Who Has the Most to Gain This NFL Offseason?


Over $1 billion dollars of available cap space among the 32 NFL teams will guarantee a frenzy of free-agent action.  

But teams haven’t waited for March 14’s official free-agency opening before adding to their rosters. Deals are happening left and right. 

The Los Angeles Rams traded for Pro Bowl cornerbacks Marcus Peters and Aqib Talib and dealt away linebacker Alec Ogletree to the New York Giants and edge-rusher Robert Quinn to the Miami Dolphins. The Philadelphia Eagles added another disruptive player to the defensive line by dealing for Michael Bennett. The Carolina Panthers gave Cam Newton a deep threat with a trade for Torrey Smith. The Cleveland Browns completed a trio of swaps during a wild Friday afternoon of wheeling and dealing. 

Teams are becoming more aggressive in roster building. And with so much money expected to be available in free agency, the moves are far from over.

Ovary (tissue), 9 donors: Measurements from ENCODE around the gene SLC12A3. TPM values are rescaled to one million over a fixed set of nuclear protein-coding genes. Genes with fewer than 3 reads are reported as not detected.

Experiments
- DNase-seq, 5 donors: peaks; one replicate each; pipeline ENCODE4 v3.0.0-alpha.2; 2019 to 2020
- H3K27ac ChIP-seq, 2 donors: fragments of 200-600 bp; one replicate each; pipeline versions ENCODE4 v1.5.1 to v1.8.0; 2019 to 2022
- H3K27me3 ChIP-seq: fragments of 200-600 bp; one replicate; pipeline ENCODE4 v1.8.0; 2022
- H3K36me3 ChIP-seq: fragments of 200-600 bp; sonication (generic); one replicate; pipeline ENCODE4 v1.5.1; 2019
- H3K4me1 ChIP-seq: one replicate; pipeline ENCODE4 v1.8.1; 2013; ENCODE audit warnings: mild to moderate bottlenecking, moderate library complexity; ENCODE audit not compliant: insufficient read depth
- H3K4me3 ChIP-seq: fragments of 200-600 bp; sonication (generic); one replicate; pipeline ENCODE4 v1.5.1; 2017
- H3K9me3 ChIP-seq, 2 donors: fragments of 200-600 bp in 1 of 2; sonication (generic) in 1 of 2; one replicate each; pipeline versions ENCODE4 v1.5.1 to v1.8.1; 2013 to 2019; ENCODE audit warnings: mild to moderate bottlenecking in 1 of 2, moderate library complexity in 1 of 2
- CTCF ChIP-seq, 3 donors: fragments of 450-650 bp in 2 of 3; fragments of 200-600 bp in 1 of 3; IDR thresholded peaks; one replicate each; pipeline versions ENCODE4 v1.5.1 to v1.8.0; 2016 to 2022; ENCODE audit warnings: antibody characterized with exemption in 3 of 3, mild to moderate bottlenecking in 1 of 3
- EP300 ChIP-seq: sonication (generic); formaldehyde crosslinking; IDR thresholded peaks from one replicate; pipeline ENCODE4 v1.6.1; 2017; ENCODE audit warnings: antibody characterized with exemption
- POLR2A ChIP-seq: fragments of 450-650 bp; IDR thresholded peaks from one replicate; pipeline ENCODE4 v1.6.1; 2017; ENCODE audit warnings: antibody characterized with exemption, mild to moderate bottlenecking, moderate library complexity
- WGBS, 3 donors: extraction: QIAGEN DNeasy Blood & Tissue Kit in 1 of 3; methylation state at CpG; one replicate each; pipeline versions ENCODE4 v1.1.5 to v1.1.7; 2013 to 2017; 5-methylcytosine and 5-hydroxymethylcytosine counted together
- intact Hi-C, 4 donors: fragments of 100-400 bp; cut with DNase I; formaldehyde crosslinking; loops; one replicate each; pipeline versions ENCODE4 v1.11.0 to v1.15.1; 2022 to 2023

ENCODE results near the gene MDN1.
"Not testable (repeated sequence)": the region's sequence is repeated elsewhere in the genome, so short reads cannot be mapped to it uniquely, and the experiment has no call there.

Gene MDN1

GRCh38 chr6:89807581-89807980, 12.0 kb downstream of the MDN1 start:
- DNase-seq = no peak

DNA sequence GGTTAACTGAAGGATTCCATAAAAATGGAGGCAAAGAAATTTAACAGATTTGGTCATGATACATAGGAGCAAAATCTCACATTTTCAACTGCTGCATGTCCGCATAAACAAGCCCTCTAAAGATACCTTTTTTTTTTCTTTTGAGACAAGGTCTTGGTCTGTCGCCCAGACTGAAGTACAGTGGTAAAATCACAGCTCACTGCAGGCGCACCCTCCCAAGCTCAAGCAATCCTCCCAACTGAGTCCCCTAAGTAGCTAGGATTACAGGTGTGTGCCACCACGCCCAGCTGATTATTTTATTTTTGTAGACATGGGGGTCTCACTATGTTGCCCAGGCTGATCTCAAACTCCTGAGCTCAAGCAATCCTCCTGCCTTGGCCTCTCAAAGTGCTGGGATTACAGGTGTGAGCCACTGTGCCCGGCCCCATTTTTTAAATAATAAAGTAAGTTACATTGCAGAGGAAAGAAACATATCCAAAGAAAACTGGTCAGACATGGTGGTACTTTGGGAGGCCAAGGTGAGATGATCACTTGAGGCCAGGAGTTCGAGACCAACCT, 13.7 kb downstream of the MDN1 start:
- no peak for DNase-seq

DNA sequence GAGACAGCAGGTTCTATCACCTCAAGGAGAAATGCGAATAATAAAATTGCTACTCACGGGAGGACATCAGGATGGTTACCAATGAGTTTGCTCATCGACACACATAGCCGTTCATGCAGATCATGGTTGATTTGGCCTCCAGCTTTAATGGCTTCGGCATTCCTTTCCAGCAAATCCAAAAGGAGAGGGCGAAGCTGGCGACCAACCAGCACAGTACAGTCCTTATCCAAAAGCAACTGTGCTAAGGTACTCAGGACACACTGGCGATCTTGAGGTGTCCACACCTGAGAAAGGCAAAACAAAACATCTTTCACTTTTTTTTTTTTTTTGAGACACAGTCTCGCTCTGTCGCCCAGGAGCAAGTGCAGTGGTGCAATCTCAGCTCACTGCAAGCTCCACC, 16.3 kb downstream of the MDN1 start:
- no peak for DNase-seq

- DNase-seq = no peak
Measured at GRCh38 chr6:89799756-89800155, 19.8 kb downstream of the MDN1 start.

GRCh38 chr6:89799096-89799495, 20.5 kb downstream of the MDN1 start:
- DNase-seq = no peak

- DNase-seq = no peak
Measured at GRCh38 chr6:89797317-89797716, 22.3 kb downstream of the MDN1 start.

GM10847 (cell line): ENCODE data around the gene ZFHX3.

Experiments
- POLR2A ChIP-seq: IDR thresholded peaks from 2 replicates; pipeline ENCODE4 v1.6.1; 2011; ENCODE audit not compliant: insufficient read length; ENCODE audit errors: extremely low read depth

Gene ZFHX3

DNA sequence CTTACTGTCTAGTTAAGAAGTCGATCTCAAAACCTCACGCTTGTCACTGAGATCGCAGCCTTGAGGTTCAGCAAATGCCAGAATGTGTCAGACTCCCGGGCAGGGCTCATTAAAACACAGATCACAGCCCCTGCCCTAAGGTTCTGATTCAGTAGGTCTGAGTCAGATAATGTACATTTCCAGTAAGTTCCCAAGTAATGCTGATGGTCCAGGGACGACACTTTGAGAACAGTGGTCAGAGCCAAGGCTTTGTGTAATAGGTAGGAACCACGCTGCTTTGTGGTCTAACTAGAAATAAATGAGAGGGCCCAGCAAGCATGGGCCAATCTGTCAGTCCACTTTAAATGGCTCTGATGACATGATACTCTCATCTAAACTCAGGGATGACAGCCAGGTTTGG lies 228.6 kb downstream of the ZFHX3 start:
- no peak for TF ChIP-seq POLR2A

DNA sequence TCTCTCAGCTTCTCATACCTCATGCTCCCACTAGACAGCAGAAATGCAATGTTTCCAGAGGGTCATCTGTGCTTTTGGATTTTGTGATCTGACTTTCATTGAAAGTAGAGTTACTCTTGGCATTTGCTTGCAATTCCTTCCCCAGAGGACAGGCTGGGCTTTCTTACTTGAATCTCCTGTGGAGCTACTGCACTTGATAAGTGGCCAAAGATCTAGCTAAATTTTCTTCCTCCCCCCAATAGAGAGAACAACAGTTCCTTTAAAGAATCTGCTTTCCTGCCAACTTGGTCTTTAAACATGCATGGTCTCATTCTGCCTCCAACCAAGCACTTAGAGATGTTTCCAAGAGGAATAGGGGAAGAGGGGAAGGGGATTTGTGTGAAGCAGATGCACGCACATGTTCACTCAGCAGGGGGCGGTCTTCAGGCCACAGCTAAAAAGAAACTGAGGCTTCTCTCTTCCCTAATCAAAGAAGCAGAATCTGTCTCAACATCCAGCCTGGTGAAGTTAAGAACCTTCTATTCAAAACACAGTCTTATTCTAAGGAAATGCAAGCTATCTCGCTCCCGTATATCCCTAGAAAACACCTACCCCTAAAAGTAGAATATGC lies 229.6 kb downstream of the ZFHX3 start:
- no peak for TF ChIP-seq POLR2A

Here’s a look at the franchises and players with the most to gain this offseason, particularly during free agency.

Kirk Cousins played his cards perfectly over the last two seasons in Washington, and now he has as much leverage as any player entering free agency in recent memory. No single entity in professional football has more to gain than a franchise quarterback loaded with bargaining clout and headed for the open market.

In addition, Cousins could shape the entire offseason. 

Will he chase a record-breaking deal from one of the NFL’s most quarterback-needy teams, using his leverage and all the available cash to secure a market-shattering average salary and unheard-of guarantees? Or will he prioritize winning, sacrificing a small percentage of cash to sign with one of the contenders searching for an answer at quarterback?

Cousins has those options. A team such as the New York Jets could make him a rich man. The Denver Broncos and Arizona Cardinals could be a franchise quarterback away from contention. The Minnesota Vikings might be the squad to beat in 2018 if they land Cousins. 

After two years of playing under the franchise tag, he now has negotiating power and freedom of unrestricted free agency. No player has more to gain over the next few weeks.